The same tendency occurs during the actual adventure. In my Stonehell game, the PCs occasionally encountered phenomenon or items that they didn’t recognize. Occasionally a player might ask something like, “Does my magic-user know anything about this?” or “As a dwarf do I recognize that?” When I answer “No,” they seem to take that as “No and you never will.” The thought of seeking out an NPC expert doesn’t even occur to them.

Compare this to my approach in the Labyrinth Lord game I’m participating it. We were running through the Village of Hommlet and the party, after learning of the Moathouse, decided to head out there and loot it. Immediately. “Whoa, whoa, whoa,” I cried. “Let’s see if we can’t learn a thing or two before we go out there.” My magic-user asked around town and learned of the backstory behind the Battle of the Moathouse and talked to a few soldiers who had been there that day. In doing so, he got a rough sketch of the exterior and learned that there was a single known dungeon level underneath the fort. He also got Rufus to kick in some troops and offer up a bounty for exploring the place. Sometimes knowing these little facts and whether you’re bound to run into goblins instead of orcs can save lives, especially fragile, 1st level lives.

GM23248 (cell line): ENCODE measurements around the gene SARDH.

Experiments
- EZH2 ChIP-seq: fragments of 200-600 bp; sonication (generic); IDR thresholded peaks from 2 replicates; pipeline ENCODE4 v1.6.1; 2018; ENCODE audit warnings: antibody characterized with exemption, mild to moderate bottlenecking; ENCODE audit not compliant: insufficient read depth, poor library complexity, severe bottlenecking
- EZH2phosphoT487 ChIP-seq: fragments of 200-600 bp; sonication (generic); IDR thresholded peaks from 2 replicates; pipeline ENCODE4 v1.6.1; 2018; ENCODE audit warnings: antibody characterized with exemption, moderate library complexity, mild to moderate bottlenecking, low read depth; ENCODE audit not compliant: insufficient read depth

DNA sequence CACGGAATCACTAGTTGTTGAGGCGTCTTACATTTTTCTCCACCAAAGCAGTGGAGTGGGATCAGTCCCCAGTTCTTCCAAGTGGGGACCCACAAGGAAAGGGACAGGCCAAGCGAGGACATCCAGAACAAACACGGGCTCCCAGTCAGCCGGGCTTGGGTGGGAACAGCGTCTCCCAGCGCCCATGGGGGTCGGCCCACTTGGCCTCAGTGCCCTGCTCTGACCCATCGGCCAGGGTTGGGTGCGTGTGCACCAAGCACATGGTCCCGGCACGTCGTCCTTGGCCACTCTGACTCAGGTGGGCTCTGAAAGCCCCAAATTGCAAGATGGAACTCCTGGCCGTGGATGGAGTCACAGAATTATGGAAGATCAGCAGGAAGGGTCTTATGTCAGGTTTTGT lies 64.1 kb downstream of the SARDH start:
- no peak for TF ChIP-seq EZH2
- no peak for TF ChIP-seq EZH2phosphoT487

After a bad run in with the frogs, my magic-user consulted with the local druid, thinking that if anyone could offer some advice about giant frogs, he’d be the guy. This lead to us getting a magic orb that created a cloud of monstrous flies and helped draw off some of the big batrachians in our path.

Maybe I’m just an exemplary player or perhaps reading all those “advice to the players” articles in Dragon back in the day stuck in my brain. Whatever the case, I’m just not seeing this trend in the gamers I’ve been playing with and I’m wondering why. Is it merely because they are “poor” players or is this symptomatic of a larger cause? Have video games that feed the players tidbits of information at predetermined points made gamers more passive? Did including a “Gather Information” skill make players think that the only way to get important information was to make a skill check and when that skill is missing from their plate of options they believe that information is unavailable? Am I a sucky referee who runs a game that provides no impetus for the players to peer beyond the surface? I really don’t know.